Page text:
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Disfigured - On Fairy Tales, Disability, and Making Space


On Fairy Tales, Disability, and Making Space

By Amanda Leduc
Categories: Social Science
Series: Exploded Views
Paperback : 9781552453957, 160 pages, February 2020
Ebook (EPUB) : 9781770566040, February 2020
Ebook (PDF) : 9781770566057, February 2020
Audiobook : 9781770566439, February 2020

Fairy tales shape how we see the world, so what happens when you identify more with the Beast than Beauty?

If every disabled character is mocked and mistreated, how does the Beast ever imagine a happily-ever-after? Amanda Leduc looks at fairy tales from the Brothers Grimm to Disney, showing us how they influence our expectations and behaviour and linking the quest for disability rights to new kinds of stories that celebrate difference.


‘A unique and dazzling study … a revolutionary approach to understanding why we are drawn to fairy tales and how they shape our lives. ’

- Jack Zipes, author of Grimm Legacies

"Historically we have associated the disabled body image and disabled life with an unhappy ending”

- Toronto Star

‘Each chapter is a gem, but the kind of gem that turns into a knife, into a mirror, into a portal. Leduc’s real magic? That she transforms her readers as surely as any world. ’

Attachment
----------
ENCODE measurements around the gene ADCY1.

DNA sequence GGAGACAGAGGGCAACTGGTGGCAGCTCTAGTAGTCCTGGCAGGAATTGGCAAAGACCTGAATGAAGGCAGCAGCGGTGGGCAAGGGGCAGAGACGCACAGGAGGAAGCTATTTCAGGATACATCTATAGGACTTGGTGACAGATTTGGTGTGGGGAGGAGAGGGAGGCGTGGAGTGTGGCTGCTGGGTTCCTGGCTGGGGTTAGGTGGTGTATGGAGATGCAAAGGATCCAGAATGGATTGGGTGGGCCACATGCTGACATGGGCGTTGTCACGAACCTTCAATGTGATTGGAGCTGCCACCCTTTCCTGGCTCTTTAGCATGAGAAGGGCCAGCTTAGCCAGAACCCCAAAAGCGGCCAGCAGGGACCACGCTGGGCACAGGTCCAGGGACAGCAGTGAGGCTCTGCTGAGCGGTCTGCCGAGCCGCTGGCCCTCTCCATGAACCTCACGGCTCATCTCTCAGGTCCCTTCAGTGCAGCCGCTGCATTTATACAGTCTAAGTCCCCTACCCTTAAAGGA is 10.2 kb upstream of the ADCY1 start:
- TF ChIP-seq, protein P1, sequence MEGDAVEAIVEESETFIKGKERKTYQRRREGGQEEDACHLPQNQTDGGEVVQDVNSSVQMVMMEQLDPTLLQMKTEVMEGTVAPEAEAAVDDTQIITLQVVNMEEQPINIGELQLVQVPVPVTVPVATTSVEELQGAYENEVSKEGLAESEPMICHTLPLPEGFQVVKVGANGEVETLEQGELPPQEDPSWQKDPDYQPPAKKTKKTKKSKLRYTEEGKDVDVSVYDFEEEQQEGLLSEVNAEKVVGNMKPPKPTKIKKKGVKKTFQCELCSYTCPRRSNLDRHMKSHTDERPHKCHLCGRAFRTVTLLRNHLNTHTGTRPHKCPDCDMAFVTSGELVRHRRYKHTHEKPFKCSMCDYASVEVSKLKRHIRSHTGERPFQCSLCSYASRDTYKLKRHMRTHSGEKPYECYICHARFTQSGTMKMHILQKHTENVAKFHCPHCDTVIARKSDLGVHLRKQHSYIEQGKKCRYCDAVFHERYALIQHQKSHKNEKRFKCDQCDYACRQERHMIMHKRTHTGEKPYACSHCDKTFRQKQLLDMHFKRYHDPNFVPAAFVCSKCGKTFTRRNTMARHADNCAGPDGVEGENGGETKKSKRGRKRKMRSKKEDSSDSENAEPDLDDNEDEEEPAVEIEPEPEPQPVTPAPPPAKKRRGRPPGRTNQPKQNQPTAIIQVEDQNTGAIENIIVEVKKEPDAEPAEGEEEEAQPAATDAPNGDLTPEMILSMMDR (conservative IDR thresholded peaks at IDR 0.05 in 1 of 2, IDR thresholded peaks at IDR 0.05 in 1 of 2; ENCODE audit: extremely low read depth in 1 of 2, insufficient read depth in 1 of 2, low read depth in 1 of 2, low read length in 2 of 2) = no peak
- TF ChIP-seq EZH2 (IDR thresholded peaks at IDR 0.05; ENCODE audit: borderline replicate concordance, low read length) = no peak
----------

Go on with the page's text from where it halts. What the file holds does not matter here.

- Mira Jacob, author of Good Talk

"Leduc persuasively illustrates the power of stories to affect reality in this painstakingly researched and provocative study that invites us to consider our favorite folktales from another angle. "

- Library Journal

"She [Leduc] argues that template is how society continues to treat the disabled: rather than making the world accessible for everyone, the disabled are often asked to adapt to inaccessible environments. "

- Quill & Quire

‘Leduc peels the flesh from the fairy tales we grew up loving and strips them down to their skeletons to skilfully reveal how they influence the way we think about disability. She contrasts the stories we have with the ones we wish we had, incorporating her own life. Her wisdom lands like a punch in the heart, leaving a sizable dent that reshapes how we see tales we’ve been telling for centuries. She also – and this is the best part – suggests how we might tell new fairy tales, how we can forge new stories. ’

- Adam Pottle, author of Voice